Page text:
An economic crisis hit Korea around 1977 to 1998 that led to the south/east Asian countries’ economic downfall. Such downfall in 1988 is shown to have a strong correlation with an increase in suicide rates, along with a rise of unemployment and divorce rates. In 1988, Korea experienced a sharp recession of -6.9% and a surge of unemployment rate to 7.0%. According to Durkheim, economic downfall disturbs the social standing of an individual, meaning that the individual’s demands and expectations would no longer be met. Thus, the person who cannot readjust to the deprived social order caused by economic downfall is more likely to commit suicide. Moreover, increase in unemployment and higher divorce rate during the economic downturn lead to depression, which is a common factor that leads to suicide. [17]


The Government of South Korea has appointed a task force of 100 people to check the internet in South Korea, including blogs and social media sites, for any material that helps or encourages suicide.[18]

Park and Lester note that in South Korea there is a cultural belief that suicide is an individual problem, which makes it difficult to secure funding for state medical, welfare and educational programs aiming to reduce the suicide rate.[9]

See also[edit]


  1. ^
  2. ^ Kim, Seong Yi, Myoung-Hee Kim, Ichiro Kawachi, and Youngtae Cho. "Comparative Epidemiology of Suicide in South Korea and Japan: Effects of Age, Gender and Suicide Methods." Crisis: The Journal of Crisis Intervention and Suicide Prevention, 2011, 5-14.
  3. ^ Hur, Ji-Won, Bun-Hee Lee, Sung-Woo Lee, Se-Hoon Shim, Sang-Woo Han, and Yong-Ku Kim. "Gender Differences in Suicidal Behavior in Korea."Psychiatry Investigation, 2008, 28.
  4. ^ Cheong, Kyu-Seok, Min-Hyeok Choi, Byung-Mann Cho, Tae-Ho Yoon, Chang-Hun Kim, Yu-Mi Kim, and In-Kyung Hwang. "Suicide Rate Differences by Sex, Age, and Urbanicity, and Related Regional Factors in Korea." Journal of Preventive Medicine and Public Health, 2012, 70.
  5. ^ Kwon, Jin-Won, Heeran Chun, and Sung-Il Cho. "A Closer Look at the Increase in Suicide Rates in South Korea from 1986–2005." BMC Public Health, 2009, 72.
  6. ^ Kwon, Jin-Won, Heeran Chun, and Sung-Il Cho. "A Closer Look at the Increase in Suicide Rates in South Korea from 1986–2005." BMC Public Health, 2009, 72.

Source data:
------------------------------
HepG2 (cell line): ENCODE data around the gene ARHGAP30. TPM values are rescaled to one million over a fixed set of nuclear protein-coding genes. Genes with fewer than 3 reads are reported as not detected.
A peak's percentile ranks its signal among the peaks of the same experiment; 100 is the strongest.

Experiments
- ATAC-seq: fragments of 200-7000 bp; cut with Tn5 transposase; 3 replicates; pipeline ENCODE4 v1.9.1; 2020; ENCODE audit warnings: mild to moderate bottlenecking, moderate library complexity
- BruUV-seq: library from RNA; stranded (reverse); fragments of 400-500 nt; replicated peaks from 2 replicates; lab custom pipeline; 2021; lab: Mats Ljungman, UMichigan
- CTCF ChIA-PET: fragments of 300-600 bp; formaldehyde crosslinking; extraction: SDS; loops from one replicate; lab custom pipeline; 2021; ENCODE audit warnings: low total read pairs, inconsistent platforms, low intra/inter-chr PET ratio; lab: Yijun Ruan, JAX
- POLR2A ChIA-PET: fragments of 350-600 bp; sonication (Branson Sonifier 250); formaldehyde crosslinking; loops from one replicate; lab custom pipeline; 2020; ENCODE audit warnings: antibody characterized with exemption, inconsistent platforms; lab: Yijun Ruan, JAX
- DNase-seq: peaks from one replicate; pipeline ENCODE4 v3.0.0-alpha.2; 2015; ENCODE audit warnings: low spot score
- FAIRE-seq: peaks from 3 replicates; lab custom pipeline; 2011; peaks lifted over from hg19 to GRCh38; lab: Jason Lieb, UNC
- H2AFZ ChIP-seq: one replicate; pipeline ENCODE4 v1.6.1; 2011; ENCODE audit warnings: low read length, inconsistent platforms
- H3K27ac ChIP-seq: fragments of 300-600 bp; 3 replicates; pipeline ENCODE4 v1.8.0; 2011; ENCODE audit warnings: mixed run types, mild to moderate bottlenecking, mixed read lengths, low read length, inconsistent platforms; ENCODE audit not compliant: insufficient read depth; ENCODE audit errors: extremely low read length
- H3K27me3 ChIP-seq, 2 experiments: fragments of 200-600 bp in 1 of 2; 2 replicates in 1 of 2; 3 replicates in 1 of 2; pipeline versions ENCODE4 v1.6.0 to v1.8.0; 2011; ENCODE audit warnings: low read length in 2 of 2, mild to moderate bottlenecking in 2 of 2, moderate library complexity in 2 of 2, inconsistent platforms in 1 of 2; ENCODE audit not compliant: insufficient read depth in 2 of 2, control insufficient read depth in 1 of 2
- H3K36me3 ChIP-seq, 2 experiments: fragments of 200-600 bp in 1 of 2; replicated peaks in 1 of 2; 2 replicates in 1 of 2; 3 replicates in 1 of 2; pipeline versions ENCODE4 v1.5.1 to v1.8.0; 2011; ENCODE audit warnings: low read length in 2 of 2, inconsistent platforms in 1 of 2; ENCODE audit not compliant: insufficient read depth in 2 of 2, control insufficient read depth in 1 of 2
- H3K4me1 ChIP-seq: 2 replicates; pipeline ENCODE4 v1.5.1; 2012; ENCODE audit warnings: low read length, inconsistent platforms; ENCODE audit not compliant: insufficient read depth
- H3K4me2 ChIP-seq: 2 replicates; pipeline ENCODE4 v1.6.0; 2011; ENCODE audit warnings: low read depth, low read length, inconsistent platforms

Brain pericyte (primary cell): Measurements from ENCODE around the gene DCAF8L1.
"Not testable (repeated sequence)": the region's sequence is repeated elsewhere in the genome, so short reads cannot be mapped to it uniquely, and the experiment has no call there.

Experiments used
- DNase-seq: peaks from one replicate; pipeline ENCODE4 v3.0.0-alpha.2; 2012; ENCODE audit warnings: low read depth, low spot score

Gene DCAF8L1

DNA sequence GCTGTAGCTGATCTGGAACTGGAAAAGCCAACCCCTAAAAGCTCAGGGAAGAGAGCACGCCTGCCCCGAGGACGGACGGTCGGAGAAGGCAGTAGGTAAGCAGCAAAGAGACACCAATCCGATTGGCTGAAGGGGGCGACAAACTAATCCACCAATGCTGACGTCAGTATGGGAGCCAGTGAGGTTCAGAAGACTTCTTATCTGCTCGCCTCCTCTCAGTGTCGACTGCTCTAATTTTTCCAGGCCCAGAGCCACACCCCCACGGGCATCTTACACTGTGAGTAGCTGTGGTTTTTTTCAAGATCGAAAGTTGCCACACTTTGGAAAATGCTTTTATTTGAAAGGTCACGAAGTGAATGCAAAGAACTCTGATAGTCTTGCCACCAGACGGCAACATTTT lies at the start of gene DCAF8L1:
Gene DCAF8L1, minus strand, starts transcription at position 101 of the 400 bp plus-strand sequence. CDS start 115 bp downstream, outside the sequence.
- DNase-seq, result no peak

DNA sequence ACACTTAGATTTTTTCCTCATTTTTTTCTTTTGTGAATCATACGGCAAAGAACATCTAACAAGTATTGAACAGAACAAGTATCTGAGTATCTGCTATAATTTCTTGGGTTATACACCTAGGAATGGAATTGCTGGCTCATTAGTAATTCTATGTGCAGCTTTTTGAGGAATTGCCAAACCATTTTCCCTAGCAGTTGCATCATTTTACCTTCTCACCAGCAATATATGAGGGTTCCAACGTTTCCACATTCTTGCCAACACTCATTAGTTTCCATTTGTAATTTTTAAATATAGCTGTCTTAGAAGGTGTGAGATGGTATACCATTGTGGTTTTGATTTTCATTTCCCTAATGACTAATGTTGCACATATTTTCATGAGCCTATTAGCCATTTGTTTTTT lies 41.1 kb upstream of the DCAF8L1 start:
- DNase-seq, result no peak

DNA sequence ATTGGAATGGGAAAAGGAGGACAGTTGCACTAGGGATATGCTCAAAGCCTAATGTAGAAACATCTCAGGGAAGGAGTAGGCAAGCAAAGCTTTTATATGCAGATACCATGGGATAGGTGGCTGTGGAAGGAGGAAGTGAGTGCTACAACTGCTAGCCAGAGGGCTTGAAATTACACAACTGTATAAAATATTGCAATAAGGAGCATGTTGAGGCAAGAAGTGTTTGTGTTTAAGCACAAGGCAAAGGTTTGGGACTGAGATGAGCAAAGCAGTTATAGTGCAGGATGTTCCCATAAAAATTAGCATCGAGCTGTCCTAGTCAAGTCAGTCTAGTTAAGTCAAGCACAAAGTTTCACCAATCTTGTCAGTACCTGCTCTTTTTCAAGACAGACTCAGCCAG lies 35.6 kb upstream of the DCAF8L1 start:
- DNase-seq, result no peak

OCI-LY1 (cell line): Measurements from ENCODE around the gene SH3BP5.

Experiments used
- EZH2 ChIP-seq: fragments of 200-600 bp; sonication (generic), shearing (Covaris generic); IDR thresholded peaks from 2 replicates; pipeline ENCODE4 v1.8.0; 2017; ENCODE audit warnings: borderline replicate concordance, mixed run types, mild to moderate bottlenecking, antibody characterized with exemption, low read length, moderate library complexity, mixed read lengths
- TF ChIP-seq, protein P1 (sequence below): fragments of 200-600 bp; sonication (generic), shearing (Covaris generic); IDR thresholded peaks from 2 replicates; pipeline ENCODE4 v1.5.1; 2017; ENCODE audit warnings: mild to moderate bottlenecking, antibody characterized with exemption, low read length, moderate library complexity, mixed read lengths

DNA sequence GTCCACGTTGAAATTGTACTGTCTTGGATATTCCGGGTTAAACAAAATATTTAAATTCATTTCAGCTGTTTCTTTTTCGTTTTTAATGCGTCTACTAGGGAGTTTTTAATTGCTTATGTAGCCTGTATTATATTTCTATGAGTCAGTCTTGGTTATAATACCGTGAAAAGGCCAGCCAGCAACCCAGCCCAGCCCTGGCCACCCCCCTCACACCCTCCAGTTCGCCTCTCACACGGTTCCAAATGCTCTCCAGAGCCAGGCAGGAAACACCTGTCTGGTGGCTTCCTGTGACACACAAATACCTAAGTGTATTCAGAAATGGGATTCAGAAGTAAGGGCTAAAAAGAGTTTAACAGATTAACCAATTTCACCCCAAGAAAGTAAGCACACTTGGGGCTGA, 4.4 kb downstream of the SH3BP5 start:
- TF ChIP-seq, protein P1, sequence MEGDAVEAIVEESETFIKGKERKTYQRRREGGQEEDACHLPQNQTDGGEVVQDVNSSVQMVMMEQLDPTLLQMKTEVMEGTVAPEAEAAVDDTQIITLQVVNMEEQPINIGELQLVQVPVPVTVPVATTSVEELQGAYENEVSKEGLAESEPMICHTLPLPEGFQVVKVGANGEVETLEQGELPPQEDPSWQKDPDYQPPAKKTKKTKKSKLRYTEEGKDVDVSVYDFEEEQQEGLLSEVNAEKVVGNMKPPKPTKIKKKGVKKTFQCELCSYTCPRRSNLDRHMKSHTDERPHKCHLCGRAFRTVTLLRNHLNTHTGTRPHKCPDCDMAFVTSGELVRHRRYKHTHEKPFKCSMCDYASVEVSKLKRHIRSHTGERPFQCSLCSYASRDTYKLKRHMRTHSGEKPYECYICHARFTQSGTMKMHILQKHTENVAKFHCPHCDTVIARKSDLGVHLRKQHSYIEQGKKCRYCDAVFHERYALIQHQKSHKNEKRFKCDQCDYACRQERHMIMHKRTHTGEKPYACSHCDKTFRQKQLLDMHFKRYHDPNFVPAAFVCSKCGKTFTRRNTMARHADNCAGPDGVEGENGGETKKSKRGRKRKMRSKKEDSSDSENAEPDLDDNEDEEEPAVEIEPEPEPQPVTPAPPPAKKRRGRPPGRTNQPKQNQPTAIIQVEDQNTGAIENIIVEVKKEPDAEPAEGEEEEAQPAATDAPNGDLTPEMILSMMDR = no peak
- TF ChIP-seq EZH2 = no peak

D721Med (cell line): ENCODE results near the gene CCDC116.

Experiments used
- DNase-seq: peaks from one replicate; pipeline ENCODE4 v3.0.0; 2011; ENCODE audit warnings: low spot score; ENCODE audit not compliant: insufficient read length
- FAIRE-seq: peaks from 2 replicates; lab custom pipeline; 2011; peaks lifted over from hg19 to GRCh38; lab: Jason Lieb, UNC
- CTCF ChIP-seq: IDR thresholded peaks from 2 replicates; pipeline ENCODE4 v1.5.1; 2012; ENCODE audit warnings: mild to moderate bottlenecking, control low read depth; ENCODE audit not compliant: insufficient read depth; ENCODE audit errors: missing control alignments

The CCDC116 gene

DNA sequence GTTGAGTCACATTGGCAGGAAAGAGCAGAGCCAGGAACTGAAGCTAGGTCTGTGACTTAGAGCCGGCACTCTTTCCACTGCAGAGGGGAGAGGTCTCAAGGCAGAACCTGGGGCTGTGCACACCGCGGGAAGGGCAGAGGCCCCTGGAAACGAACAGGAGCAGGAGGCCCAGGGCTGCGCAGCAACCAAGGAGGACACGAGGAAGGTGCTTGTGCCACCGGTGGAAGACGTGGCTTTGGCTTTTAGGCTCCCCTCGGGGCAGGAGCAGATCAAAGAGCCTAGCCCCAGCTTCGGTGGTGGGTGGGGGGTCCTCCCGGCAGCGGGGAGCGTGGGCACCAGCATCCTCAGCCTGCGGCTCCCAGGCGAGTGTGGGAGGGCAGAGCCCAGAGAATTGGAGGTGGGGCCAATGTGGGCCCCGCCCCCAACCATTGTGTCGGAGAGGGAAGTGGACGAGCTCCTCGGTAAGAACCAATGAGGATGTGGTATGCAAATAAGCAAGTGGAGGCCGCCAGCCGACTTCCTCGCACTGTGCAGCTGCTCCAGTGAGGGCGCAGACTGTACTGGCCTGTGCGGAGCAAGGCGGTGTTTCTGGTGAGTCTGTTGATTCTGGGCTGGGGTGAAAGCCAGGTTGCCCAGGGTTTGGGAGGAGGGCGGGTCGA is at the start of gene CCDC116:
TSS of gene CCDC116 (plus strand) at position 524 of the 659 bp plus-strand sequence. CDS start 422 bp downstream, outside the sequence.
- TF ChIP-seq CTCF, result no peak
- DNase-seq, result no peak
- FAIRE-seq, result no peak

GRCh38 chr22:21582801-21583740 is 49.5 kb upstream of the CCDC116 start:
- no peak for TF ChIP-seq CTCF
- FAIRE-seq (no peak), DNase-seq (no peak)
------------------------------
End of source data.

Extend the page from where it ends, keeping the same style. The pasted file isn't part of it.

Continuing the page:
7. ^ Kim, Myoung-Hee, Kyunghee Jung-Choi, Hee-Jin Jun, and Ichiro Kawachi. "Socioeconomic Inequalities in Suicidal Ideation, Parasuicides, and Completed Suicides in South Korea."Social Science & Medicine 70, no. 8 (2010): 1254-261.
  8. ^ Park, E,Hyun, Cl Lee, EJ Lee, and SC Hong. "A Study on Regional Differentials in Death Caused by Suicide in South Korea." Europe PubMed Central, 2007.
  9. ^ a b B. C. Ben Park; David Lester (2008). "South Korea". In Paul S. F. Yip. Suicide in Asia: Causes and Prevention. Hong Kong University Press. pp. 27–30. ISBN 978-962-209-943-2. Retrieved 14 January 2013. 
  10. ^ Chen, Ying-Yeh, Nam-Soo Park, and Tsung-Hsueh Lu. "Suicide Methods Used by Women in Korea, Sweden, Taiwan and the United States." Journal of the Formosan Medical Association 108, no. 6 (2009): 452-59.
  11. ^ Lee, Won Jin, Eun Shil Cha, Eun Sook Park, Kyoung Ae Kong, Jun Hyeok Yi, and Mia Son. "Deaths from Pesticide Poisoning in South Korea: Trends over 10 years." International Archives of Occupational and Environmental Health 82, no. 3 (2008): 365-71.
  12. ^ Kim, Seong Yi, Myoung-Hee Kim, Ichiro Kawachi, and Youngtae Cho. "Comparative Epidemiology of Suicide in South Korea and Japan: Effects of Age, Gender and Suicide Methods." Crisis: The Journal of Crisis Intervention and Suicide Prevention, 2011, 5-14.
  13. ^ Fu, King-Wa, C. H. Chan, and Michel Botbol. "A Study of the Impact of Thirteen Celebrity Suicides on Subsequent Suicide Rates in South Korea from 2005 to 2009." PLoS ONE, 2013, E53870.
  14. ^ Ji, Nam Ju, Weon Young Lee, Maeng Seok Noh, and Paul S.f. Yip. "The Impact of Indiscriminate Media Coverage of a Celebrity Suicide on a Society with a High Suicide Rate: Epidemiological Findings on Copycat Suicides from South Korea." Journal of Affective Disorders 156 (2014): 56-61.
  15. ^ Kim, K., E. Ryu, M. Chon, E. Yeun, S. Choi, J. Seo, and B. Nam. "Internet Addiction In Korean Adolescents And Its Relation To Depression And Suicidal Ideation: A Questionnaire Survey." International Journal of Nursing Studies 43, no. 2 (2006): 185-92.
  16. ^ Jeon, Hong Jin, Jin Pyo Hong, Maurizio Fava, David Mischoulon, Maren Nyer, Aya Inamori, Jee Hoon Sohn, Sujeong Seong, and Maeng Je Cho. "Childhood Parental Death and Lifetime Suicide Attempt of the Opposite-Gender Offspring in a Nationwide Community Sample of Korea." Suicide and Life-Threatening Behavior 43, no. 6 (2013): 598-610.
  17. ^ Chang, Shu-Sen, David Gunnell, Jonathan A.c. Sterne, Tsung-Hsueh Lu, and Andrew T.a. Cheng. "Was the Economic Crisis 1997–1998 Responsible for Rising Suicide Rates in East/Southeast Asia? A Time–trend Analysis for Japan, Hong Kong, South Korea, Taiwan, Singapore and Thailand." Social Science & Medicine 68, no. 7 (2009): 1322-331.
  18. ^ "South Korea suicide rates prompt web scrutiny". 5 June 2012.